Shriners have fun while helping kids, but sometimes it isn’t as easy as we make it look. Thanks for your help.
Scottsdale Office Date
Please call our Prescott office for an appointment if you would like to meet with Will in the Scottsdale office. (928) 778-4000
How’s the Market Doing?
Yesterday’s (Friday Oct 19th) sharp decline in the stock markets came on the 25th anniversary of 1987’s infamous Black Monday that saw the stock market drop 23% in one day.
Eerily, Friday’s market action looked and felt a lot like the Friday before Black Monday due to the lack of buying interest. It wasn’t that there were huge volumes of stocks being sold, but that buyers just held back. You see, all it takes for a free-fall market like Black Monday is an absense of buyers. On Black Monday, buyers were spooked and decided to hang back and watch before buying.
We are in a very high risk period for stocks right now. The tech laden Nasdaq stock Index** has already broken into a clear downtrend and as I write this on Monday morning, October 22nd, the broad based S&P 500** is in the process of changing from a sideways “trading range” into a clear downtrend, by breaking through price levels from which it had bounced back off of several times in the recent past. At the moment it is falling and not bouncing.
I expect the markets to become more volatile as the election nears. After the election investors will be facing big tax increases slated for January 1st. If the new Congress will act to change things (big IF) that may still take a while, and I expect investors to begin to sell in November to protect themselves from the tax increases – just in case.
Markets don’t like change and elections certainly have the potential to bring change. That may be what we are seeing. Or perhaps it is the selling I foresee ahead of the tax increases that has already begun and is creating the glass ceiling for stocks that we have seen since mid September.
If that wave of selling materializes it will create a strong headwind for the stock markets through the end of the year. Buy and hold investors may need to tighten their seatbelts.
Answer: All the other cardplayers were women.
What’s Going On In Your Portfolio?
Due to the high risk nature of the current stock market environment, I moved into a more defensive nature last week, by reducing holdings of stocks and stock funds. If I am being overly cautious we will know in a few days and I will quickly go back to being fully invested.
Gold had a significant price breakdown last week, so I also sold off our gold holding. It could stabilize, but in a general stock sell off, gold often becomes a casualty too. And with a tough slog looking likely for stocks, I kept gold on a short leash.
I made the first change in a while in Flexible Income* portfolios last week, closing out the high yield bond fund we held to lock in the nice gain we had with it. High Yield bonds don’t do well in recessionary times, and with business slowing down and the stock market not making any progress for 5 weeks I decided not to push our luck on this particular holding. It was the only Flexible Income* holding that had not produced any gain in the past month, and it dropped to a price that said “sell”, so its outta here! We made a nice profit on it, though.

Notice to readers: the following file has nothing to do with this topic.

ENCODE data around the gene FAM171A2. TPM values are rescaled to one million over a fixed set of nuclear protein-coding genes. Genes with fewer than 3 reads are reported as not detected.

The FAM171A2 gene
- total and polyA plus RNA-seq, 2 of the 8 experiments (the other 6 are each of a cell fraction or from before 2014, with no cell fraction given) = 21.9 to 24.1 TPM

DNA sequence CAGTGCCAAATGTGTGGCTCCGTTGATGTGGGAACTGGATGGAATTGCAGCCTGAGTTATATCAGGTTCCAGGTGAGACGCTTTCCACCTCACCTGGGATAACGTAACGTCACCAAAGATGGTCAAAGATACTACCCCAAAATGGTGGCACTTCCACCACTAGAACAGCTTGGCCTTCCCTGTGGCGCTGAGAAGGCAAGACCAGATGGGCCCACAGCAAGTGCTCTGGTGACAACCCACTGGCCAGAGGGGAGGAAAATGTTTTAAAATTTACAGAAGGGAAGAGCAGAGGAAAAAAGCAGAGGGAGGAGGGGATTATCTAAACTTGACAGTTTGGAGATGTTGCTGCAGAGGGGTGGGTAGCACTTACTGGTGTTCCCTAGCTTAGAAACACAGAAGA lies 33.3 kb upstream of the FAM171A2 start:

Our Municipal Income* strategy continues to perform well, and although you never know for sure, with the tax issues facing investors in 2013, I expect them to continue to do well for a while.
Time for a Review?
After a rough start to the year, both our Income* and Growth* strategies have turned around nicely in the past few months.
I rely on this newsletter to let you know what I am thinking and seeing in the markets, but it does not allow you to ask questions or express concerns. For this reasons, periodic reviews of your account(s) are important.
If you would like a personal review, either in person or on the phone, please call the office to schedule an appointment. (928) 778-4000
Don’t Get Too Excited Yet!
There’s a lot of excitement about the signs of recovery in home sales since February, shown in the left window of chart below. But looking at the long-term trend in the right-hand chart, perhaps the level of optimism is a bit high.
Our Spotlight Strategy
Municipal Income with its exemption from Federal Income Tax is garnering more attention as we get closer to the January 1st tax increases. Our muni portfolios have been our strongest performers this year. With our Muni Income Strategy we strive to provide high total return consistent with capital preservation using bond market investments. [Municipal Income]
If you would like a current copy of our SEC Form ADV, Part 2, it is on our website at hepburncapital.com/form-adv.html
* The model accounts mentioned in this article are hypothetical examples of how the strategy may work as designed. Activity in client accounts may be different from that in the model in amount of each investment, specific timing of trades, and actual security used, which may vary from account to account. Not all trades are profitable. It should not be assumed that current or future holdings will be profitable. A list of all trades in these accounts for the past 12 months will be provided upon written request.
** The S&P 500 and Nasdaq Indexes are unmanaged lists of stocks considered representative of the broad stock market. Investors cannot invest directly in the S&P 500 Index.
Shock Absorber Growth
This newsletter may contain forward-looking statements, including, but not limited to, statements as to future events that involve various risks and uncertainties. Forward-looking statements involve known and unknown risks, uncertainties and other factors which may cause actual events or results to differ materially from those that were forecasted. Information in this newsletter may be derived from sources deemed to be reliable; however we cannot guarantee its accuracy. Please discuss any legal or tax matters with your advisors in those areas. Neither the information presented nor any opinions expressed herein constitute a solicitation for the purchase or sale of any security.